Nevertheless, for my money Comfort was the clear winner. Though he never really debated, he was at least clear and his points made sense. Barrier, on the other hand, was rambling and almost totally incoherent. To say that most of his points were non sequitors would be granting too much. Instead, it was difficult to even understand what point he was even trying to make. For instance, his first point is to appeal to what he calls the principle of environmental incompatibility, where his argument runs something like this:
All things require an environment, therefore God must have an environment.
Theists claim that God's environment is the Supernatural.
The claim that something is supernatural presupposes that one knows all known natural laws.
It is therefore a claim to absolute knowledge.
Huh? Sorry if I missed exactly how that leads to the conclusion that God must not exist. He jumps from point to point assuming that we will infer how he got there, though his mental process is far from clear. I couldn't agree with him if I wanted to.

I am about 98% sure that Ray had an intense prayer meeting beforehand and prayed something like, "Lord, confuse the argument of my opponent." Honestly, I'm not sure how helpful these kinds of prayers are. They make me think Comfort won the debate by being a better debater rather than having a better argument.

For a more philosophical treatment of the theism debate, I recommend God? A Debate Between a Christian and an Atheist, by William Lane Craig and Walter Sinnott-Armstrong. Both are strong debaters at the top of their game, and most of the relevant issues are covered in depth.

Tuesday, July 11, 2006

New Testament Historical Fiction

I just finished a great book for gaining a deeper understanding of the gospels, Shadow of the Galilean, by Gerd Theissen. It is a fictional narrative following an upper-class Jew in the first century as he seeks to find out information about various religious movements in Israel, culminating in a search for Jesus. Theissen is a well-respected critical New Testament scholar, and every chapter is intended to give the reader an insight into a particular aspect of the culture. Often those insights are particularly important for understanding the gospels because they are not intuitively understood from a twenty-first century perspective. For instance, he helps to show the humanness and motivation of the Pharisees, which is all-too-easily lost in modern gospel re-presentations (Mel Gibson, for instance). He also makes sure that the reader understands how Jesus' teachings have a deep political resonance when set in the context of the first century. The narrative format allows evangelicals to easily appropriate his insights into the gospels without stumbling over points Theissen thinks are inauthentic -- there is plenty of ambiguity which allows the reader to decide what does or does not seem authentic. I will not be able to read the gospels again without reflecting on the insights gleaned from this book.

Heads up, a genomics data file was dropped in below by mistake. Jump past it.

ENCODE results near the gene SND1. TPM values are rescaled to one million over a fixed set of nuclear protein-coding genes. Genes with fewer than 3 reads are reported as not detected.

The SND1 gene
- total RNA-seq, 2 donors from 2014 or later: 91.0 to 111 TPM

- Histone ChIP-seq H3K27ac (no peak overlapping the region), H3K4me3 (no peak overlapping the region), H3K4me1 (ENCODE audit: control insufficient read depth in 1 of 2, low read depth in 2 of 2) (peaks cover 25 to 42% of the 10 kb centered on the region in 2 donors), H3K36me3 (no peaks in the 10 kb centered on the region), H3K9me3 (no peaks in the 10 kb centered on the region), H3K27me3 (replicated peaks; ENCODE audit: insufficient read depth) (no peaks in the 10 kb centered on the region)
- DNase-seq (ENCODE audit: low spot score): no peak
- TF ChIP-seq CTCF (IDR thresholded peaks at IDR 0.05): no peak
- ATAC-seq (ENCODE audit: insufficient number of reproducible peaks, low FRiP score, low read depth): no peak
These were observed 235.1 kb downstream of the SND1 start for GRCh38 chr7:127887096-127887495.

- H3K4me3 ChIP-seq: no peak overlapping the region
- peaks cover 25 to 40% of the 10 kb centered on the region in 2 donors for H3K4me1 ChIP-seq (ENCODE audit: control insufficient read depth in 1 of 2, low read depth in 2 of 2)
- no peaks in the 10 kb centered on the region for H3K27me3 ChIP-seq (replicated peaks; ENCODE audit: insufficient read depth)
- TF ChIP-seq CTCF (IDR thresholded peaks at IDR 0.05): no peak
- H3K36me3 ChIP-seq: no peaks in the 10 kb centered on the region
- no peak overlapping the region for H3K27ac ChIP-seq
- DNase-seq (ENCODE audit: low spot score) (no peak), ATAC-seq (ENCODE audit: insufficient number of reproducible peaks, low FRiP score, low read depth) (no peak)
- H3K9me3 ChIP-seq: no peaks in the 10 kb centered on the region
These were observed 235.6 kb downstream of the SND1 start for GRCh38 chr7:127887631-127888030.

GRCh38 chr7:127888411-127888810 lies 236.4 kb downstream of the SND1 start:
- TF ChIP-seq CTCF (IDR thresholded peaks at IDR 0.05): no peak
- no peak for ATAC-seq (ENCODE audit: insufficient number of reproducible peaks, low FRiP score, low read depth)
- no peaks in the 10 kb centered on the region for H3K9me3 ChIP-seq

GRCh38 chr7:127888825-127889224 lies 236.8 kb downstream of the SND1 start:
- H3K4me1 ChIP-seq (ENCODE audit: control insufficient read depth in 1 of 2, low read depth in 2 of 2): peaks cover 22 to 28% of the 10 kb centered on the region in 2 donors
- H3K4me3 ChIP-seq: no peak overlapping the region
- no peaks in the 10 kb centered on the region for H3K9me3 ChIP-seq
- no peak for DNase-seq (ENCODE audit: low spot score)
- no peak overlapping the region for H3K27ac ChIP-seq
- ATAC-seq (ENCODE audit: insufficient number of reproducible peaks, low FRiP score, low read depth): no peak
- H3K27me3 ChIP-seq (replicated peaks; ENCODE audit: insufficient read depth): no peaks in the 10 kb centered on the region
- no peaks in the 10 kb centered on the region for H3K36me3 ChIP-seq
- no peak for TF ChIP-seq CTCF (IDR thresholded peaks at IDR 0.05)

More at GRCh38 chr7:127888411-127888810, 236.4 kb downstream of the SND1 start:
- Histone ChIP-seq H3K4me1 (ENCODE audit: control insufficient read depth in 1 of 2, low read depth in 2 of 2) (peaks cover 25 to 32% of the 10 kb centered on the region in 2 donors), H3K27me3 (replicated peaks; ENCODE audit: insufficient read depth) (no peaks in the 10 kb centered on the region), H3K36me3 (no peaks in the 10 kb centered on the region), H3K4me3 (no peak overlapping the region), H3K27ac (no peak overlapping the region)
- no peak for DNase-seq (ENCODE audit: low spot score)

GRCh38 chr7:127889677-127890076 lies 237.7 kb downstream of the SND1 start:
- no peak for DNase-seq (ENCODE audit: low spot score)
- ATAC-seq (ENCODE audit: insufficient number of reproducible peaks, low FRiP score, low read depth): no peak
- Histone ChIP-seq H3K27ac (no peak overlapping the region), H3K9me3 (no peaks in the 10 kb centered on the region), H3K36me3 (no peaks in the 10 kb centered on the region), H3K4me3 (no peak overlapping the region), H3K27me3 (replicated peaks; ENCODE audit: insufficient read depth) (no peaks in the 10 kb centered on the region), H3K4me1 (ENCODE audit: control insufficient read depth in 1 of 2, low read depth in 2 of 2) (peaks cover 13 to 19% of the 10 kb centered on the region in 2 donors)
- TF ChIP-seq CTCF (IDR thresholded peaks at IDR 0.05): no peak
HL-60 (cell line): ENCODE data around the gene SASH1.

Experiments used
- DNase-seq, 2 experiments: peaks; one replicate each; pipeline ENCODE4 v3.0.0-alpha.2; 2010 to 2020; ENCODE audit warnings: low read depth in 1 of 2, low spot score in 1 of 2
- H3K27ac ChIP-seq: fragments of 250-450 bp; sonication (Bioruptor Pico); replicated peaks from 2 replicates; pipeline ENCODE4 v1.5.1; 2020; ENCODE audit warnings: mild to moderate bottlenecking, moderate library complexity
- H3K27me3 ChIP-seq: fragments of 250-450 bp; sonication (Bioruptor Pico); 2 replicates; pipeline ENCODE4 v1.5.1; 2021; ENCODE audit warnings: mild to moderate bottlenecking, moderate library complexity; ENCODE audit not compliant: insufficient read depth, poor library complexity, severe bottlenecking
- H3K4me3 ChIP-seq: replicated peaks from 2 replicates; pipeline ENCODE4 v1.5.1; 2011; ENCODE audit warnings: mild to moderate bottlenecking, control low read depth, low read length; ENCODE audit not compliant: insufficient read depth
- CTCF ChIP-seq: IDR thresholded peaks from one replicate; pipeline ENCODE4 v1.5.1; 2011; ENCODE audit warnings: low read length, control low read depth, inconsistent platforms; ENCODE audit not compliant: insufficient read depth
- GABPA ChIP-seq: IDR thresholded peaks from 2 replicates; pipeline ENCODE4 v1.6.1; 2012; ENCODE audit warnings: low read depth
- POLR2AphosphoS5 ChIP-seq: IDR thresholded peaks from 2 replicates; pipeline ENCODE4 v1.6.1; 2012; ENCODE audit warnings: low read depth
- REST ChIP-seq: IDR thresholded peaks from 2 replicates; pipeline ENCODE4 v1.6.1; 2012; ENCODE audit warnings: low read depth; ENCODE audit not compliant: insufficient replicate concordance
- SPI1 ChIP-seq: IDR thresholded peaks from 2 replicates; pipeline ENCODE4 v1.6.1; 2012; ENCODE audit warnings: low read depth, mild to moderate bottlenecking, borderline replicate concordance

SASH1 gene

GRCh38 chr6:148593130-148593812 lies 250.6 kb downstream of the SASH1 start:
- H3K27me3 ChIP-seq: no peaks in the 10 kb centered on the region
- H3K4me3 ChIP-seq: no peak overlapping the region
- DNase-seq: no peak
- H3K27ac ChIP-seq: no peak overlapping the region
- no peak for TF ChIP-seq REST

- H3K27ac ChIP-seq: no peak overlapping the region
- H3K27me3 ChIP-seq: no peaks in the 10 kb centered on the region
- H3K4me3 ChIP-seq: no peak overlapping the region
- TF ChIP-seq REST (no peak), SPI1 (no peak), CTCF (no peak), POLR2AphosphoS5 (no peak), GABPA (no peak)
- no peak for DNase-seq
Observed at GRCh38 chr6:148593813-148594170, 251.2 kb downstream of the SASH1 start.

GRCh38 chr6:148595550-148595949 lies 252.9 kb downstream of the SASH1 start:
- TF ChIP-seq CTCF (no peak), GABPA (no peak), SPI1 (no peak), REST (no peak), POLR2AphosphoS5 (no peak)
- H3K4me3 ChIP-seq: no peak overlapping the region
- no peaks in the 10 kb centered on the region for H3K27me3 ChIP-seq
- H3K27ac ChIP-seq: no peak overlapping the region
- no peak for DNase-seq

Monday, May 08, 2006

Knowledge as a Map

My exams finished up today. I also had to turn in my final assignments. Thought I'd post an idea I came across as I was writing one of my papers. It is a shift in epistemology in recent scholarship. Rather than viewing knowledge as an unbiased description of the world, Kuhn, Polanyi, and others have argued that knowledge is like a map in that it is only a close approximation of reality. It can never possibly include all the information. Yet it can be judged by how well it helps to provide insight into reality itself. This view of epistemology can help us avoid pitfalls of arrogance in our quest for knowledge by reminding us that we will never be able to answer every question. And just as we have several types of maps (topographical, road, political, etc.) and several scales (just look at mapquest), there are all types of knowledge, none of which can lay claim to the whole truth.[1]

[1] I encountered this idea in Hiebert, Paul G. 1996. Critical Issues in the Social Sciences and Their Implications for Mission Studies. Missiology: An International Review XXIV: 65-82.

Friday, April 28, 2006

Sorting Through My Vocation

I am currently in a period of restructuring in my life. I approach school with questions already on the table – questions that are vital for me to have answered. I wouldn’t have had that sort of desperation had I gone to seminary straight out of college. I am also able to come with a greater measure of humility than I might have had before the church closed. I am more open to receive than when I “had all the answers.”